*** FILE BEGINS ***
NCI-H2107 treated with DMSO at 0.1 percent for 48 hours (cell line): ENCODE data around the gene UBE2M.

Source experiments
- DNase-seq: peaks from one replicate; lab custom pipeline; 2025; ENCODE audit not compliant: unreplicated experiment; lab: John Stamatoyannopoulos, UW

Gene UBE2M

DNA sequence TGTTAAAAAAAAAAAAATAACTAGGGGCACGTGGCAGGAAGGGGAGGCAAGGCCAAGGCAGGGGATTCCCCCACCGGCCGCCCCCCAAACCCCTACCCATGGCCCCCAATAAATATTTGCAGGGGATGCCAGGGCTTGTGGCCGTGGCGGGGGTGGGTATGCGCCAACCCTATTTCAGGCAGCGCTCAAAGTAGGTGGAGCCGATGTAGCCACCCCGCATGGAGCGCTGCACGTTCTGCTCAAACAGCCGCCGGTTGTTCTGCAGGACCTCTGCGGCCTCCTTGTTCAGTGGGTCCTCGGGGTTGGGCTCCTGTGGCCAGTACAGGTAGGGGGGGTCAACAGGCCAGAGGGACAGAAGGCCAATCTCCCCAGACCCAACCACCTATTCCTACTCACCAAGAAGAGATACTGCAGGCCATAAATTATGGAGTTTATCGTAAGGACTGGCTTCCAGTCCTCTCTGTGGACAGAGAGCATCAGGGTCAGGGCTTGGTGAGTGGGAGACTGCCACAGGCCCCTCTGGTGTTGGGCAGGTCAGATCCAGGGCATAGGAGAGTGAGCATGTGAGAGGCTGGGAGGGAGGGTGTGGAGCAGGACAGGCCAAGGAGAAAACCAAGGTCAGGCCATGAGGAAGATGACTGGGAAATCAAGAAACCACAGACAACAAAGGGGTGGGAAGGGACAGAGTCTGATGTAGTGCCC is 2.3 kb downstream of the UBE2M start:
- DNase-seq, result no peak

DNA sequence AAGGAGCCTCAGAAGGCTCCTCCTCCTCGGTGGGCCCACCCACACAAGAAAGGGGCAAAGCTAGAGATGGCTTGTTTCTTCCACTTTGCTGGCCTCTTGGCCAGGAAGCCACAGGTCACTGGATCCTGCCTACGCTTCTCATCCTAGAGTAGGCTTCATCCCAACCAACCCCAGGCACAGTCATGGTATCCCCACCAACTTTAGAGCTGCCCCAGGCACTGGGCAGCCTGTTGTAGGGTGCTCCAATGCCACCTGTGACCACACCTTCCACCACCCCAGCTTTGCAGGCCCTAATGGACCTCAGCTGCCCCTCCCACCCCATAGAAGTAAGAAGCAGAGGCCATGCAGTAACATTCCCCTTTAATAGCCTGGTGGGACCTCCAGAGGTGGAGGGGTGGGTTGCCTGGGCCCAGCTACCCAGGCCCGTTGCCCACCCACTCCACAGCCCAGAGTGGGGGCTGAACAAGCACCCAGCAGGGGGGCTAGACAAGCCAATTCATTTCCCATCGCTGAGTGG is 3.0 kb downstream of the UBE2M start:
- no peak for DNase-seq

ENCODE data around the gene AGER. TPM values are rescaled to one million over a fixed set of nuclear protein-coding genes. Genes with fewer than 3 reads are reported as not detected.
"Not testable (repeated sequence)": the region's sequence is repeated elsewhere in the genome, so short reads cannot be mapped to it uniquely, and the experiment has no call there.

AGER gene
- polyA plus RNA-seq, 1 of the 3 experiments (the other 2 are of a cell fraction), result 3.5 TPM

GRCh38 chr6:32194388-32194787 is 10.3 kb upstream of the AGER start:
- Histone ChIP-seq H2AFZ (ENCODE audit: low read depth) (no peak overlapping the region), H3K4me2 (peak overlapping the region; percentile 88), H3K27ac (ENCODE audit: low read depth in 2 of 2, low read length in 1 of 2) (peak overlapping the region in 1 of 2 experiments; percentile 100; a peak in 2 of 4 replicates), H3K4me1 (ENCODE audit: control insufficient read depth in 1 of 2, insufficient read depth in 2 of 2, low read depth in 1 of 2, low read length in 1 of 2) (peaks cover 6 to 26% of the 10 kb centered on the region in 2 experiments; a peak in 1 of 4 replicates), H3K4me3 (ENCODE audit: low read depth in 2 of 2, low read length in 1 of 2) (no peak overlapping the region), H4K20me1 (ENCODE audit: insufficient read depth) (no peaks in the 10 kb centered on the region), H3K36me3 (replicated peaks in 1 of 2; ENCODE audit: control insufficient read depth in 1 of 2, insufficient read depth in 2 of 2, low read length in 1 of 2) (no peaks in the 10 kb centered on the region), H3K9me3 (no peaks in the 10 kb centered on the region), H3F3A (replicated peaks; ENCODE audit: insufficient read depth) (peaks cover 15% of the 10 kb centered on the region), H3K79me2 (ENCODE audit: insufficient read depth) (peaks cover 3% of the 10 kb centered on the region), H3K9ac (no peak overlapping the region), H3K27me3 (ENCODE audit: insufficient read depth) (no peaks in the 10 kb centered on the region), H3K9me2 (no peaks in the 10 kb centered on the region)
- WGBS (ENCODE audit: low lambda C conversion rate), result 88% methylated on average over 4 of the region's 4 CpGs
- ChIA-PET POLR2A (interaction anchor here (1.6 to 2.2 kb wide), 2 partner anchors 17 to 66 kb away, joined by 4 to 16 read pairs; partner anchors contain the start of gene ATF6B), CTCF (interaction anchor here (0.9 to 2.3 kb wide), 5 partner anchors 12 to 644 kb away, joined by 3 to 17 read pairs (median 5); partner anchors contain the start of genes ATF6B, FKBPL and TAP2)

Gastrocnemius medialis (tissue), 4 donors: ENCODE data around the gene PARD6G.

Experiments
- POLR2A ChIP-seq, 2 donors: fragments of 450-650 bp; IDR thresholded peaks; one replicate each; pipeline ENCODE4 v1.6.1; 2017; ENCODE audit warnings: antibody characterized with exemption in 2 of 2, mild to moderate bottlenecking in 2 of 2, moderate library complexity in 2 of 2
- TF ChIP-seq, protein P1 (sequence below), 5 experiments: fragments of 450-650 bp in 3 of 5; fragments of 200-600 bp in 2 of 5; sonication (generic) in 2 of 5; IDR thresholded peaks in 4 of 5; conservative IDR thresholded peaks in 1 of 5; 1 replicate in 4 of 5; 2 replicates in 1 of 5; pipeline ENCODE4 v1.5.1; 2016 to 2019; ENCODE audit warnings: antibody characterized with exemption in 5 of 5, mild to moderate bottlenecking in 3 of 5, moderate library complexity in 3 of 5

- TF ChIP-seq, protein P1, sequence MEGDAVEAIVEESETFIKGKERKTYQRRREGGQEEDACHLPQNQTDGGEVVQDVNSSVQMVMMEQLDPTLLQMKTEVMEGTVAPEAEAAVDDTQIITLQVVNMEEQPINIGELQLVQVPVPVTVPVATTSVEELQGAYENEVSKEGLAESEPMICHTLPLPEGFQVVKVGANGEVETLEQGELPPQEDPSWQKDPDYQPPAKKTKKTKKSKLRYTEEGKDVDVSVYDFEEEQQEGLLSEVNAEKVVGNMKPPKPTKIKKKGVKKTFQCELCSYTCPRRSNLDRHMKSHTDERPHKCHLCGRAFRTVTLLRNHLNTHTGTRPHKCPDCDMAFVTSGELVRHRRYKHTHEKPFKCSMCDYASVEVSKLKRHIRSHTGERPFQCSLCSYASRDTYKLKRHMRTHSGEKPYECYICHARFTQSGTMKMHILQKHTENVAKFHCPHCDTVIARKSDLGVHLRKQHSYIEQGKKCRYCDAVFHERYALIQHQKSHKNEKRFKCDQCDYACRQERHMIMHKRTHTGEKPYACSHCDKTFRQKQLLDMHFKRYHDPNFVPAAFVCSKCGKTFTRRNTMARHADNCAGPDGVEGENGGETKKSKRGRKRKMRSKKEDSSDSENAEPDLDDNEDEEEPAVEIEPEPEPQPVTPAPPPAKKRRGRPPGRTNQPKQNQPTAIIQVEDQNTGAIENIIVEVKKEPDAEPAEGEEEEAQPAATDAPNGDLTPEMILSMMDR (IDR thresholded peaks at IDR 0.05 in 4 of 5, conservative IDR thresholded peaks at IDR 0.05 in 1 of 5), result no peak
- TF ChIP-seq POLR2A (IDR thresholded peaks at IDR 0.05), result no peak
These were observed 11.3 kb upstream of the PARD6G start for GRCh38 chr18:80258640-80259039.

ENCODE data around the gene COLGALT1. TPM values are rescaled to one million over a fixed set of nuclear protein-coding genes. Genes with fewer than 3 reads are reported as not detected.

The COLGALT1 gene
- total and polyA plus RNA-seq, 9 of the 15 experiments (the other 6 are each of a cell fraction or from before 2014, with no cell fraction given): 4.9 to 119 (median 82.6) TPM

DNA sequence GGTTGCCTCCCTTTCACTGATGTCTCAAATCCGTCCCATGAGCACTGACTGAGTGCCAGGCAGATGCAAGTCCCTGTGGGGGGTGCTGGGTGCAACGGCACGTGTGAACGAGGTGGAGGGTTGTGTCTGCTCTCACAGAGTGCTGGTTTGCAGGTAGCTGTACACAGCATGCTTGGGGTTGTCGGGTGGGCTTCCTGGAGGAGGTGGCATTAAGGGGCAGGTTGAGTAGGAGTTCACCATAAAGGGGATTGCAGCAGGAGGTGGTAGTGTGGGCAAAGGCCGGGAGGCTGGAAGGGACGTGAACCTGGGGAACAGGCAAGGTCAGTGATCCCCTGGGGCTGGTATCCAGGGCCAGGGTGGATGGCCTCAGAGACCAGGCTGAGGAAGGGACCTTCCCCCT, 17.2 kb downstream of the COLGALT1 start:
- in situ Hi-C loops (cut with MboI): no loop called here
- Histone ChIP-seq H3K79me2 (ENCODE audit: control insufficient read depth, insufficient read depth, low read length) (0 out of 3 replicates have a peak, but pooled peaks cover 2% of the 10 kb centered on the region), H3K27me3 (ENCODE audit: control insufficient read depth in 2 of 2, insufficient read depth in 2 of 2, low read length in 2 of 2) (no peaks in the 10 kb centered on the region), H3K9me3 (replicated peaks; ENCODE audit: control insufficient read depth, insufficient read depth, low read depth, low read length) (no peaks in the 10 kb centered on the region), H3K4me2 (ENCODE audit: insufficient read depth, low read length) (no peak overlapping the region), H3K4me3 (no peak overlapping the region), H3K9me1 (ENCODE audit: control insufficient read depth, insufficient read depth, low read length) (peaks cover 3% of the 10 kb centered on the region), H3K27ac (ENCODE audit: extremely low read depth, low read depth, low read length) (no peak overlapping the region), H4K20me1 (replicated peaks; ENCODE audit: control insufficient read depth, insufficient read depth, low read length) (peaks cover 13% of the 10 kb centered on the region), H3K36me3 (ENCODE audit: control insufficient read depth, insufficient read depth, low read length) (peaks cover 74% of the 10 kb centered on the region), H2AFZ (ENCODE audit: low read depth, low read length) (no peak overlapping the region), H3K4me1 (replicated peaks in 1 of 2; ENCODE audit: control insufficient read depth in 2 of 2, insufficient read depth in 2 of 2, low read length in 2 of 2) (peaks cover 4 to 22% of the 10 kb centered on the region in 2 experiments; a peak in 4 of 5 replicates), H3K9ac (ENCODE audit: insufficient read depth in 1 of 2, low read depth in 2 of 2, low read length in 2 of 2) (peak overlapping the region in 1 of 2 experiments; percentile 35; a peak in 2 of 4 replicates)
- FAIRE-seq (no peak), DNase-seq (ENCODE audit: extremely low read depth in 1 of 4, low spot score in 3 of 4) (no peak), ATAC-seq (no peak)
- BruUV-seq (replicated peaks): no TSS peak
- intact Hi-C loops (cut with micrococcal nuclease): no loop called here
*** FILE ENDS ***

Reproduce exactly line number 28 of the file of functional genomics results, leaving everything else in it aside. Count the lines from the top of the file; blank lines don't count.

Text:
- in situ Hi-C loops (cut with MboI): no loop called here